Hidradenitis Suppurativa – Marx’s Probable Enemy
Christopher Dallo, University of Texas Medical Branch, Galveston
Christopher Dallo, B.S.
301 University Blvd, Galveston, TX 77555
Abstract: This manuscript describes the history of a famous political figure who likely dealt with the hidradenitis suppurativa. This manuscript provides insight into Karl Marx’s skin disease and how it influenced aspects of his personal and professional life.
Keywords: humanities, history, hidradenitis suppurativa, Karl Marx, skin disease
No funding sources for the manuscript. No Conflicts of Interest.
What was Karl Marx’s greatest enemy? Capitalism seems like the obvious answer. However, Karl Marx fought a foe that threatened his ability to write during his career. The enemy lived on his skin for many years, and had pushed him on the edge of poverty. This culprit is believed to have been hidradenitis suppurativa.
From 1833 to 1895, a compilation of unpublished letters written between Marx and his wife and friends, provide insight into his skin condition. His lesions were referred to as “carbuncles” and “furuncles” by him, his wife, and his physician, yet the pattern and distribution of his lesions as well as his described comorbidities provoke the idea that his clinical features may instead be attributed to hidradenitis suppurativa.
Hidradenitis suppurativa is a chronic, inflammatory disorder secondary to obstructed apocrine ducts that clinically manifests as relapsing painful nodules and abscesses with a predisposition for skin folds, such as the axillae and groin.
In one letter, Marx comments on “carbuncles” on the axillae, breasts, genital and perianal region, and upper thigh.1 He remarked that his lesions were causing extensive tissue damage, “the considerable areas where the CUTIS has been completely destroyed.”1 He also mentioned of his recurrent, accompanying abscesses, and wrote “this is the most painful of the known abscesses that I have ever had, and I hope it will finally terminate the series. In the meantime, I can neither walk, nor stand, nor sit, and even lying down is damned hard.”1
In 1849, Marx began to complain of liver problems that persisted for over a decade. He wrote in one letter that he was “suffering from inflammation of the liver.”1 His episodic liver pain was frequently accompanied bt headaches, eye inflammation, and rheumatic pains. In his letters he revealed these ailments, “Recurrence of rheumatic pains in my right shoulder, which is seriously disturbing my sleep. I have been prevented from writing, hence also to you, by a severe inflammation of the eyes which is not fully cleared up yet.”1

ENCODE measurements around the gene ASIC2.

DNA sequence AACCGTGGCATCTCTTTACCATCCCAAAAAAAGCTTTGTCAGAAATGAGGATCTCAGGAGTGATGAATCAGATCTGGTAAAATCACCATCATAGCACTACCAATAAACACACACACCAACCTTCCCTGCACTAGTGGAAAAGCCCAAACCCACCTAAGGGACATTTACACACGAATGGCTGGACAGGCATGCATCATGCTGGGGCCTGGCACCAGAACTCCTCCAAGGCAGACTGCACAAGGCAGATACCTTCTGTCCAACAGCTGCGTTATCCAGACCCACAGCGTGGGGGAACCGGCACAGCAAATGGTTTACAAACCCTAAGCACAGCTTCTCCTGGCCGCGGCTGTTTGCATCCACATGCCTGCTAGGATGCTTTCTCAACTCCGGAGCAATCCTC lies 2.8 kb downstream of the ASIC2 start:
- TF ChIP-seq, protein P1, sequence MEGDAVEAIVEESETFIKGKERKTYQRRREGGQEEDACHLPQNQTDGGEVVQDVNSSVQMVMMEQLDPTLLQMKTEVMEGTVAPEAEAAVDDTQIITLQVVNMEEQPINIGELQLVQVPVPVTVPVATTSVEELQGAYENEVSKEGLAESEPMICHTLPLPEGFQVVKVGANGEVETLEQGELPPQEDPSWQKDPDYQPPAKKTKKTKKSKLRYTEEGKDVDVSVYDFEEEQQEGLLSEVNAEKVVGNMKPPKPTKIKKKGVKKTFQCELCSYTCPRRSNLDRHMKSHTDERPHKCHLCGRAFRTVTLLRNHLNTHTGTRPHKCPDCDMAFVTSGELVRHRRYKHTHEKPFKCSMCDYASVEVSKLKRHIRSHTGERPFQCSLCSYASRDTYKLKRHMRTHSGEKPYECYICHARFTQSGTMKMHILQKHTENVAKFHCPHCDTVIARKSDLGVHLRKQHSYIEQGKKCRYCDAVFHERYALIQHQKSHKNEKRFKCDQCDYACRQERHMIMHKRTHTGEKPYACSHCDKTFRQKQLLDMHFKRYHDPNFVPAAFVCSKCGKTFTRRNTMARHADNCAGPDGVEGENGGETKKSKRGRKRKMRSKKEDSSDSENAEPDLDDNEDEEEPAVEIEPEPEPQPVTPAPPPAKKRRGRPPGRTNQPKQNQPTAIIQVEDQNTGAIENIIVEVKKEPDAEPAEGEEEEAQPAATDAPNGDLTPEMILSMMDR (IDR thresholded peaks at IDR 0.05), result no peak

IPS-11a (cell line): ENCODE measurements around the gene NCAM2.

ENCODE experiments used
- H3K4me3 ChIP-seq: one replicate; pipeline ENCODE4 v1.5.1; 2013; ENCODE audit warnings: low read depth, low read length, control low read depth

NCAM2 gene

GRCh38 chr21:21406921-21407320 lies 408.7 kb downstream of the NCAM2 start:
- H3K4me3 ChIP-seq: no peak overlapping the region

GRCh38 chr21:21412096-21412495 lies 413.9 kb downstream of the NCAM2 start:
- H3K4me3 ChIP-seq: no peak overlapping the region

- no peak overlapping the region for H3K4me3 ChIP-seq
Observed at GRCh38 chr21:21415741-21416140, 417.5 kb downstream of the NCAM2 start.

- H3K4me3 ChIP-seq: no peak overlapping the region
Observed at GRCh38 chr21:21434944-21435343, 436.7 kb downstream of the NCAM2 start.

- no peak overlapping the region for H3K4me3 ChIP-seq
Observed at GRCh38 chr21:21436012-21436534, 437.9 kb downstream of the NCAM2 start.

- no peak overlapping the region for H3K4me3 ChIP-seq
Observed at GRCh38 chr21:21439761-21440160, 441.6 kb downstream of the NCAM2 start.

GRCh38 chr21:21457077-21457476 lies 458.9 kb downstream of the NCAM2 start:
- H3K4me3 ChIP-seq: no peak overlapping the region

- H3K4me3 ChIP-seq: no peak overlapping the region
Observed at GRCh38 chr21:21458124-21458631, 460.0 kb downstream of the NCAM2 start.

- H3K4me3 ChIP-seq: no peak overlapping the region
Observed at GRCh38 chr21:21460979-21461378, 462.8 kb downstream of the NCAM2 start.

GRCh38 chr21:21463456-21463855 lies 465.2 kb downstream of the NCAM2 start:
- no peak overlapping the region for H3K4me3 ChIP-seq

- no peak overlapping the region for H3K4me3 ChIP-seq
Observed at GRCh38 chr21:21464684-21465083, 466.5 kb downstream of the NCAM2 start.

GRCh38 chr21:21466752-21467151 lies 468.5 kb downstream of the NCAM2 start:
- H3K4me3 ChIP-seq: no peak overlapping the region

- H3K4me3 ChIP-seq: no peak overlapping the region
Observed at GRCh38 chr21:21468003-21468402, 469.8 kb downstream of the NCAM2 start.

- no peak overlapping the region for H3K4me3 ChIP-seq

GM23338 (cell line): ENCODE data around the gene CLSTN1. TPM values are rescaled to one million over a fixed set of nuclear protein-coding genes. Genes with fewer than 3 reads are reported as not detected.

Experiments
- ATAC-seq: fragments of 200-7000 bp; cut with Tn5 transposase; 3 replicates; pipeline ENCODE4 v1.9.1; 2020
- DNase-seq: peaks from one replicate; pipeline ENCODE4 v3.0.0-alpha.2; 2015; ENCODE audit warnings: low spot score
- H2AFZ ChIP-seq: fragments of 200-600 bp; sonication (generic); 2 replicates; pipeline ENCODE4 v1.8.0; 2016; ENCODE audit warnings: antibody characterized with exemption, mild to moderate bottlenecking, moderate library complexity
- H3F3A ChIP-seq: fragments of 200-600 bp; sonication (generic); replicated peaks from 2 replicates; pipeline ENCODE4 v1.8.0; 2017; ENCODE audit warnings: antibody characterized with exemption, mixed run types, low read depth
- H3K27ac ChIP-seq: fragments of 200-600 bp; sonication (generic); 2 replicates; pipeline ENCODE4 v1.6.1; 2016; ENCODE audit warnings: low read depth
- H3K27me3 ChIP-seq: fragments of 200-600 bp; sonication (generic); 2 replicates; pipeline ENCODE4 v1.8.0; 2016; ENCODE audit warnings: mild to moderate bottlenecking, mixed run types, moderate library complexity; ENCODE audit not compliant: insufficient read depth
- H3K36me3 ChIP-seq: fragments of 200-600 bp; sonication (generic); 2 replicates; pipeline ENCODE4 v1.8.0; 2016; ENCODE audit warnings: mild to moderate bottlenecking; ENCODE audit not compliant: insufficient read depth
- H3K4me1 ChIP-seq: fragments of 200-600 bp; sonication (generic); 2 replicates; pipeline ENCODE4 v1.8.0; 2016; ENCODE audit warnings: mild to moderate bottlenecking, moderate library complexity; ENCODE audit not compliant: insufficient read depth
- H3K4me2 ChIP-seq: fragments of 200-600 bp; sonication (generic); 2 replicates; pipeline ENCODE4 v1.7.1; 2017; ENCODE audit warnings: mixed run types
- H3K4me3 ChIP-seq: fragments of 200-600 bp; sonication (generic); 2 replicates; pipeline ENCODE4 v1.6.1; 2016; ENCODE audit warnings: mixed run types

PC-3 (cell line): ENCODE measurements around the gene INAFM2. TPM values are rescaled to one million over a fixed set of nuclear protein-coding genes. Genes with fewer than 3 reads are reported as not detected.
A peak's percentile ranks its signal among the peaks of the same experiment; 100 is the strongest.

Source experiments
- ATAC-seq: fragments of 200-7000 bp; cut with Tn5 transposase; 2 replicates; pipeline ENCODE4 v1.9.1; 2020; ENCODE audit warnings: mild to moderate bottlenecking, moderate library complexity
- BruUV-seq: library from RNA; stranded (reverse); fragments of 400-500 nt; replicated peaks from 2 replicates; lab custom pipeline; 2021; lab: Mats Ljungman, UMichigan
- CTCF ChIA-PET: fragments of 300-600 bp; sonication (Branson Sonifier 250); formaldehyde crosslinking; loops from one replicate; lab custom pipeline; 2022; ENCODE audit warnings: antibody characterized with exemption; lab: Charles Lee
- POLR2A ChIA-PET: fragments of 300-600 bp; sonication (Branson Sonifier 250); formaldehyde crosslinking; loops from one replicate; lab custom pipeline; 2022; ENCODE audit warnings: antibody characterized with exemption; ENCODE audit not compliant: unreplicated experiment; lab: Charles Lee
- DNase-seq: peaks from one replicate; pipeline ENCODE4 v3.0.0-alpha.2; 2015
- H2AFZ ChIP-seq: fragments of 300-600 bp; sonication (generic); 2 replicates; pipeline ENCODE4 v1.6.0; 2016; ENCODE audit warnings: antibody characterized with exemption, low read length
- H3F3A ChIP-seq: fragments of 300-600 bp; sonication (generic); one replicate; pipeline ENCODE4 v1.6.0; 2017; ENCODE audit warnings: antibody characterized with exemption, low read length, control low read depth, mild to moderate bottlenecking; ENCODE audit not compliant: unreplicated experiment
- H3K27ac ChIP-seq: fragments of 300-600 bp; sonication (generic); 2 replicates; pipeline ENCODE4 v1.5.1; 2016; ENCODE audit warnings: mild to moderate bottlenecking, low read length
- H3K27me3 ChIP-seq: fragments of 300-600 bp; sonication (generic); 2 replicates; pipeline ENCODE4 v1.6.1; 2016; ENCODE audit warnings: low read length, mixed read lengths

Marx never received the diagnosis of hidradenitis suppurativa since the condition was not recognized in the medical literature until 1933. It is possible that his comorbid disorders may have been a separate occurrence from his carbuncles and furuncles, though hidradenitis suppurativa has been known to present with rheumatic disease and inflammatory eye disease.
In 2007, a retro-diagnosis of Marx’s skin disease was made by the dermatologist Sam Shuster of Newcastle University. Given the chronic recurrent episodes of his skin disease, the predilection, depth, and duration of his lesions, as well as the extra-cutaneous symptoms documented in Marx’s letters, Shuster believed Marx’s skin condition was most consistent with hidradenitis suppurativa rather than just boils.2 Additionally, Shuster speculated that Marx may have been dealing with psychological aspects from the disease as it significantly “reduced his self-esteem” and may have been a reflection of the alienation Marx had towards capitalism and the inspiration behind communism.1, 2
Perhaps Marx’s desire to find communism was for his own security. Communism in its purest form is unconditional equality. For someone attempting to “fit in” but unable to do so because of some disfigurement, communism would be the ideal retreat to run to.
- Marx, K., & Engels, F. (1982-1993). Karl Marx Frederick Engels: Collected Works. Vol 38 – 46, Karl Marx: 1844-83. N.Y., NY: International /Progress.
- Shuster, S. (2008), The nature and consequence of Karl Marx’s skin disease. British Journal of Dermatology, 158: 1-3. Doi: doi:10.1111/j.1365-2133.2007.08282.x.
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